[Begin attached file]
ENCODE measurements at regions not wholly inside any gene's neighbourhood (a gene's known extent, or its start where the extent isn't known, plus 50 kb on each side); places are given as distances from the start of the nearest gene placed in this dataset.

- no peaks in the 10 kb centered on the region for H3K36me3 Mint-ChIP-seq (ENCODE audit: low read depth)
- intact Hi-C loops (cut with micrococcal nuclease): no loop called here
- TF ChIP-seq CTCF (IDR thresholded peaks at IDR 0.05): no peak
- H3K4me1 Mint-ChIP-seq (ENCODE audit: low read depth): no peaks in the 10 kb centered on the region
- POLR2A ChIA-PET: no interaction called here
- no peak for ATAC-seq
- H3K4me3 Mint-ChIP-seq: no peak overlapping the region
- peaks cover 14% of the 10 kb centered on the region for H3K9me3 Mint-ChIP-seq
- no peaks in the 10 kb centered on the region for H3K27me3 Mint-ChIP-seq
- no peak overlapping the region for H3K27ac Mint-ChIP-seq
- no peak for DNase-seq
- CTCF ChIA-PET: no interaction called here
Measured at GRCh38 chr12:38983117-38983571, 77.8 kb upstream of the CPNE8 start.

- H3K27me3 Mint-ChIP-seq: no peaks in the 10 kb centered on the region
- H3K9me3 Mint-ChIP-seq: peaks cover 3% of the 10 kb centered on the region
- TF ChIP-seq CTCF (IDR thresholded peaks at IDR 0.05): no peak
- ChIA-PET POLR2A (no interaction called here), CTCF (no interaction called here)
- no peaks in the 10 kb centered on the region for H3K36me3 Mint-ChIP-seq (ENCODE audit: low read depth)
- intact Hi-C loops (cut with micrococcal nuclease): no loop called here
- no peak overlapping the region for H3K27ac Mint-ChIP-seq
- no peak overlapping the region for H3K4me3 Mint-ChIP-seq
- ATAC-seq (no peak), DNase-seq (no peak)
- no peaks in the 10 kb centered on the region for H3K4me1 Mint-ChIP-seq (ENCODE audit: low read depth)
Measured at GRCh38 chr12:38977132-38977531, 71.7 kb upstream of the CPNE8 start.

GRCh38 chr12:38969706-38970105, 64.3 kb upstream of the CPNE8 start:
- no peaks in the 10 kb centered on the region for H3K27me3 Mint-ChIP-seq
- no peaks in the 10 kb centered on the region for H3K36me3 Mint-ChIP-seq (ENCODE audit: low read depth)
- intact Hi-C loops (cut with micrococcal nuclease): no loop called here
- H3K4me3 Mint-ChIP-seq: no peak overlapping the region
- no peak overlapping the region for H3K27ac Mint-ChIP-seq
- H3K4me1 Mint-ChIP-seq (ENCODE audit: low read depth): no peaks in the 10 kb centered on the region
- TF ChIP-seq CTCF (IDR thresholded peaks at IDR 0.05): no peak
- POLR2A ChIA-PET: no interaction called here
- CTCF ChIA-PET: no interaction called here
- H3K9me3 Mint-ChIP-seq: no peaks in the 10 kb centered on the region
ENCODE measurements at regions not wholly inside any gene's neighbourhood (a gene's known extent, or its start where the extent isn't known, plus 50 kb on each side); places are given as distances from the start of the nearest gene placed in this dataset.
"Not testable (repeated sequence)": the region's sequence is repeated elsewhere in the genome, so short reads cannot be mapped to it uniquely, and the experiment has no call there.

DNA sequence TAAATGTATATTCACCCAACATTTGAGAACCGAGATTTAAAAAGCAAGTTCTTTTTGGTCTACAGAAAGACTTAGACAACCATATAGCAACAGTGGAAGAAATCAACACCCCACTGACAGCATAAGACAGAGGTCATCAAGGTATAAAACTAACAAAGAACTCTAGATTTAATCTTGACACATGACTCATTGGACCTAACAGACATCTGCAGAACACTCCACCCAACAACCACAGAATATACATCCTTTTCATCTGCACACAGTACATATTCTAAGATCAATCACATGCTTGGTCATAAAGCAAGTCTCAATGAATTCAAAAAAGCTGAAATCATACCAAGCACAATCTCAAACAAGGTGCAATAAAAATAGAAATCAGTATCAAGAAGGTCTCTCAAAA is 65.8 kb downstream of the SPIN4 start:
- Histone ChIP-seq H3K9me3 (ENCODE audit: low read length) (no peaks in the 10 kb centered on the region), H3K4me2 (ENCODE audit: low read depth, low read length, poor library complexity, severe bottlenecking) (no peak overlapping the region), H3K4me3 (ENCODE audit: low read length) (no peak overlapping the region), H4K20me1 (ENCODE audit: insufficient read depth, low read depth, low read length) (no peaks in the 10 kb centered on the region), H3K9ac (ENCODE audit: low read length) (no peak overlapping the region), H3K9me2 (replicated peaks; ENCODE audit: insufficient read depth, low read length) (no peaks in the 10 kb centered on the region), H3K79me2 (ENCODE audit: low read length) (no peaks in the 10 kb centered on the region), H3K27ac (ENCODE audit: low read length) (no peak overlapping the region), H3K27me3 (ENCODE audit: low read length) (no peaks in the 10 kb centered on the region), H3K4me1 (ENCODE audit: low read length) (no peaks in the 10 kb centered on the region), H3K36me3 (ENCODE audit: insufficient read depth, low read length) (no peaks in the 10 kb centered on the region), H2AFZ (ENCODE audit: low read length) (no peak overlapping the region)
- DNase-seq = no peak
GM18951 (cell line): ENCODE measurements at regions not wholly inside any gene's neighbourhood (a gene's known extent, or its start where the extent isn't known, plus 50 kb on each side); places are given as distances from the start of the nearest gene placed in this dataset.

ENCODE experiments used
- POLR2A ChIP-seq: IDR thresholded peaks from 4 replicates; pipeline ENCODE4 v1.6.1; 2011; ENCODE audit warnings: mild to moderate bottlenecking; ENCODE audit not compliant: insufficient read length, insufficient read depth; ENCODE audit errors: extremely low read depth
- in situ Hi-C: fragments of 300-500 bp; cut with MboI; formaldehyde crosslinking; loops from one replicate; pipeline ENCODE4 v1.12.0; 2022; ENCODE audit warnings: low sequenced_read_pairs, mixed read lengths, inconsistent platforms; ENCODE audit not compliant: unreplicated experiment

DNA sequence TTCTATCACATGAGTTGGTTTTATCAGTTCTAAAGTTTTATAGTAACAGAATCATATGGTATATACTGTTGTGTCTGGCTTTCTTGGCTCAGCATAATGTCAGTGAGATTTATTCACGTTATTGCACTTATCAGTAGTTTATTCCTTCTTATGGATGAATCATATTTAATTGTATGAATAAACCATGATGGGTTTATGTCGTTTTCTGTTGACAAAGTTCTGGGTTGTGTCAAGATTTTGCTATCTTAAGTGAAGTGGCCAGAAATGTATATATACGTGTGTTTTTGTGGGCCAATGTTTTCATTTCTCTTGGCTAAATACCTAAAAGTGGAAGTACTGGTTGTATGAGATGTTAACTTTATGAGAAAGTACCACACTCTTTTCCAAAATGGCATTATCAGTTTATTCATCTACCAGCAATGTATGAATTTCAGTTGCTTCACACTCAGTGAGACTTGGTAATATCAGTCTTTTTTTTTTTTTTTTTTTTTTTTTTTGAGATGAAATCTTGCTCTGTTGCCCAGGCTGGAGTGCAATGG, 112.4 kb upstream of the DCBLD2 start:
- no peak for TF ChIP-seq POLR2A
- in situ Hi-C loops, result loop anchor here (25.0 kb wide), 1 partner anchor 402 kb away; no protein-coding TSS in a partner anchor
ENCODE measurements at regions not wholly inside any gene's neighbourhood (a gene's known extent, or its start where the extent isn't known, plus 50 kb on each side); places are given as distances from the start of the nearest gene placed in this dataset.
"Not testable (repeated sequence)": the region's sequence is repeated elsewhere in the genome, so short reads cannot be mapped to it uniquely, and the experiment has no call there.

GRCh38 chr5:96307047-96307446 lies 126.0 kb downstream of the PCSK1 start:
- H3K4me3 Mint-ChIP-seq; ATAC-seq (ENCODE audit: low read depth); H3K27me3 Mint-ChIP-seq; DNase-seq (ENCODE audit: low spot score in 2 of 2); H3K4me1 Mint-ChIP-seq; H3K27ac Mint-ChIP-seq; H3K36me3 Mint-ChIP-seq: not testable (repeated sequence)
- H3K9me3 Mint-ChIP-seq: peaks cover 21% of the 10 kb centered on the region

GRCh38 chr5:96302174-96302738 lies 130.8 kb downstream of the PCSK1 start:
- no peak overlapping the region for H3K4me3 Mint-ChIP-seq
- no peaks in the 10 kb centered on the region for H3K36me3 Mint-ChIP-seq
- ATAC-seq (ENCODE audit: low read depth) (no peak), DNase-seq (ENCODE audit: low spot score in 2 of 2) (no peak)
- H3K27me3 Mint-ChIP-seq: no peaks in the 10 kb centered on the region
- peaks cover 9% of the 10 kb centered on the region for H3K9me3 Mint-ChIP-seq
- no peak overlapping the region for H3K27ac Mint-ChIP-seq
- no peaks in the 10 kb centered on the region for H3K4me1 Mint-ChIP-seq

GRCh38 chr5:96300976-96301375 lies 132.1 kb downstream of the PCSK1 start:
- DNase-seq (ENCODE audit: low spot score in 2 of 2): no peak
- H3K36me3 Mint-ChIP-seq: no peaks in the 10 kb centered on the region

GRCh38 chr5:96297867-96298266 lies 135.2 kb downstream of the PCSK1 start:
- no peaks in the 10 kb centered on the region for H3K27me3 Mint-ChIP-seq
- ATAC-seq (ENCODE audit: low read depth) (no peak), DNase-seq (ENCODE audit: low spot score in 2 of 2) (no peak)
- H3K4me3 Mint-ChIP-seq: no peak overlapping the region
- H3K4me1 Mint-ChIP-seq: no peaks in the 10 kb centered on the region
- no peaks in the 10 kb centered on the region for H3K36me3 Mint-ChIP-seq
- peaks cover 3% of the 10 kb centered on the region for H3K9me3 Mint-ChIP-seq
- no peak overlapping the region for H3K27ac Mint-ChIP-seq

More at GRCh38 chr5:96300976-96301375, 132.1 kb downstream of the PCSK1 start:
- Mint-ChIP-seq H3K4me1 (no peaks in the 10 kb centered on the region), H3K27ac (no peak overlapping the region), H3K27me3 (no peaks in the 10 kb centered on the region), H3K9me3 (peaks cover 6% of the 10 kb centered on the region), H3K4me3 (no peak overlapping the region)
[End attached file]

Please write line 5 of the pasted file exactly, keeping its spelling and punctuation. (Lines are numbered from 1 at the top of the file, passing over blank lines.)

- H3K4me1 Mint-ChIP-seq (ENCODE audit: low read depth): no peaks in the 10 kb centered on the region